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A personal perspective on Ramadan


Posted 23 June 2015

The Council of Christians and Jews (CCJ) was founded in 1942 by Chief Rabbi Joseph H. Hertz and Archbishop William Temple. The aim was for Jews and Christians to meet together in local groups, to understand each other a little better and to recognise the humanity in the other.

I became aware of it about six years ago when the then chief executive asked me to write a piece which eventually became "Antisemitism amongst Muslims – a personal view." Since then I have occasionally attended CCJ events by invitation, but was under the impression that you had to be Christian or Jewish to join. Late last year I learned that joining is open to all who support the aims of the CCJ and since then I have been a member, and have attended several events.

On 15 June CCJ asked me if I would like to write 500-700 words about Ramadan to mark its arrival. I supplied the text the following day, and it was published on the CCJ website on the Wednesday before Ramadan.

As the piece was written for an audience that is overwhelmingly non-Muslim, I decided to cover some basic information as well as explaining what Ramadan means to me and how I decide when to fast and when to not fast.

My perspective on Ramadan

Mohammed Amin is Co-Chair of the Muslim Jewish Forum of Greater Manchester and a member of the CCJ. He writes in a personal capacity.

Just as each of us is individually accountable to God, each of us sees the world and religion differently. I want to explain what Ramadan means to me.

Unlike when I was growing up in the 1950’s, by now thanks to the media most Britons have some awareness that Ramadan is the month in which most Muslims fast. What still surprises many is that as well as not eating, fasting prohibits drinking, smoking or sexual activity, as well as avoiding sinful behaviour such as swearing.

Islam is a religion of moderation. Accordingly there are many categories of Muslim who are exempt from fasting such as children below the age of puberty, women who are menstruating, travellers over a certain distance and the ill or infirm.

Like the Jewish calendar, the Islamic calendar is lunar, but without any intercalation so Ramadan (which is the ninth month of the Islamic year) starts 10-12 days earlier each solar year. This year in the northern hemisphere it includes the longest day, which I recall last happening in the 1980’s. As fasts start at dawn and end at dusk, in London they will be about 18 hours long; even longer in northern Scotland!

Why Ramadan? The month of Ramadan is particularly holy to Muslims because it is the month in which the Prophet Muhammad (peace be upon him) received the first revelation of part of the Quran from the archangel Gabriel. The Quran was not revealed in the order in which it is now written, and the first verses revealed were Quran 96:1-5:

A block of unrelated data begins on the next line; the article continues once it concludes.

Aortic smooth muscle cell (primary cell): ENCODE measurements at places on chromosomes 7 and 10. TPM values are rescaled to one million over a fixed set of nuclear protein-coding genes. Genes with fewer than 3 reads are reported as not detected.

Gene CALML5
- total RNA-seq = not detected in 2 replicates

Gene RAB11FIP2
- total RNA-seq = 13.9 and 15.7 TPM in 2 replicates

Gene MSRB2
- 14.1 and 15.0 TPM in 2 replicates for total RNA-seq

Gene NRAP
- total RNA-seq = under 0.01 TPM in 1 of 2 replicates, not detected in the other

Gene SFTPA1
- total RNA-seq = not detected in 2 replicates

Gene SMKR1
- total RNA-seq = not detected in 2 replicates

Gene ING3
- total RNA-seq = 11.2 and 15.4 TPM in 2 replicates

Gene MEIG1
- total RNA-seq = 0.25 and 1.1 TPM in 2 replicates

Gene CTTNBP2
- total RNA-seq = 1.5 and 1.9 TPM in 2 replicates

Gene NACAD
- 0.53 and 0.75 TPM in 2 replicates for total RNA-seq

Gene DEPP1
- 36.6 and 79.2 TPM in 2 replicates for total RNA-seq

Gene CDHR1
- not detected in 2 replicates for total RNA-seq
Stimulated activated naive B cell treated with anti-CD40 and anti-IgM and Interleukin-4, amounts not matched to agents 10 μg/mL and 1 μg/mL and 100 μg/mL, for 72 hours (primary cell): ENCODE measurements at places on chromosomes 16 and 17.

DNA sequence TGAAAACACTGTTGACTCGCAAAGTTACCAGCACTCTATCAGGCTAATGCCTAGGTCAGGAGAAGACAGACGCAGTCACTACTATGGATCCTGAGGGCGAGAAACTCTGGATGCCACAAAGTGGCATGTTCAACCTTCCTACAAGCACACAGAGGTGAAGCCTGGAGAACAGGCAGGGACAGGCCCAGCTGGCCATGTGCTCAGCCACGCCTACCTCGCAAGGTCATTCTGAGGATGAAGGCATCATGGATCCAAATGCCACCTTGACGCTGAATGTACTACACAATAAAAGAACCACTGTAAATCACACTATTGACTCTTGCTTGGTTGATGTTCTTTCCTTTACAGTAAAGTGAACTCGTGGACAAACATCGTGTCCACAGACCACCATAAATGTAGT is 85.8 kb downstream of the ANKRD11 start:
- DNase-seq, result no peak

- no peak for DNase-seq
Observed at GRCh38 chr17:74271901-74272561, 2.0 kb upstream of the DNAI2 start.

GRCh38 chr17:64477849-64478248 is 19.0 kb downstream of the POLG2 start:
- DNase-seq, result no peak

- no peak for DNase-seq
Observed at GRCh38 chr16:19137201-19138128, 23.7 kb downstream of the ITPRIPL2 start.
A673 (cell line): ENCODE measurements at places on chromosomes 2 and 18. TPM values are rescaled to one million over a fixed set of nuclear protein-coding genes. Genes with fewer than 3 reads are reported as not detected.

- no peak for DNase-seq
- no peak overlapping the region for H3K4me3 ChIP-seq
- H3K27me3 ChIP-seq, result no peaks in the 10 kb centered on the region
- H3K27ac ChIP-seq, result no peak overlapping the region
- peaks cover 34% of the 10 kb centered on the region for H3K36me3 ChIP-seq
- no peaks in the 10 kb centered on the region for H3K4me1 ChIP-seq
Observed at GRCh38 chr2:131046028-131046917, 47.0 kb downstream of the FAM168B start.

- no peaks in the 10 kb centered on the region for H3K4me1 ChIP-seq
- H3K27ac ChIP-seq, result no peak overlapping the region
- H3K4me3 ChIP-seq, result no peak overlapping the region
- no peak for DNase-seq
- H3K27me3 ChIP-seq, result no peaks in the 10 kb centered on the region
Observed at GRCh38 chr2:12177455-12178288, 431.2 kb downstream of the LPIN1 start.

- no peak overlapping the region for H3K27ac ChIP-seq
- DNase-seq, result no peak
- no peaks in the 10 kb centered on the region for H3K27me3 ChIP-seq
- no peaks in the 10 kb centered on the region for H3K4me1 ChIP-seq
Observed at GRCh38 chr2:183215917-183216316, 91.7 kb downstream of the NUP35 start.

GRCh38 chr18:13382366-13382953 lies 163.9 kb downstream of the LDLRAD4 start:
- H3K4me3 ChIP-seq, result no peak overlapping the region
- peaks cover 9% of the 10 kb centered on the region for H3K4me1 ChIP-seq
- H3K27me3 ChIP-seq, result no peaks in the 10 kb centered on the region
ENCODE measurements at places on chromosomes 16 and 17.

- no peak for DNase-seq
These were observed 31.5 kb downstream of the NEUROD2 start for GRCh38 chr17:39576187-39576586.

“Read in the name of thy Sustainer, who has created; created man out of a germ-cell! Read – for thy Sustainer is the Most Bountiful One who has taught [man] the use of the pen, taught man what he did not know!” [Muhammad Asad translation.]

There are two common Arabic language greetings used in Ramadan. “Ramadan Mubarak!” means essentially “Blessed Ramadan” or “Congratulations it’s Ramadan.” “Ramadan Kareem” means essentially “It is Ramadan the generous [month]”. In English any appropriate greeting will be welcome by your Muslim friends, such as “Have a good Ramadan.”

What are the benefits of Ramadan? While I think about God throughout the year, Ramadan encourages me to avoid all but the most essential appointments. Being retired, work does not get in the way! Much of the extra time is spent reading and reflecting about religion, and I do pray more than normal.

Some say that the hunger of fasting helps you to identify more with residents of poorer countries who have insufficient food.

Many Muslims increase their charitable giving during Ramadan, as they believe that charity receives extra spiritual rewards if given during Ramadan.

There are downsides to Ramadan. Economic productivity in Muslim majority countries plummets during Ramadan. In my twenties when I was fasting while a trainee accountant, I found my own productivity well down, and asked myself who was bearing that cost. It was obviously my employer, so from then on until I retired I chose not to fast on days when I was working. While many, perhaps most, other Muslims will disagree with that decision ultimately each of us has to make our own religious choices as individuals who are personally answerable to God.

Similarly Ramadan is associated with an increase in accidents, and I am aware of how my own concentration is affected, particularly by the lack of hydration. Accordingly if I will be driving more than a trivial distance, I do not fast.


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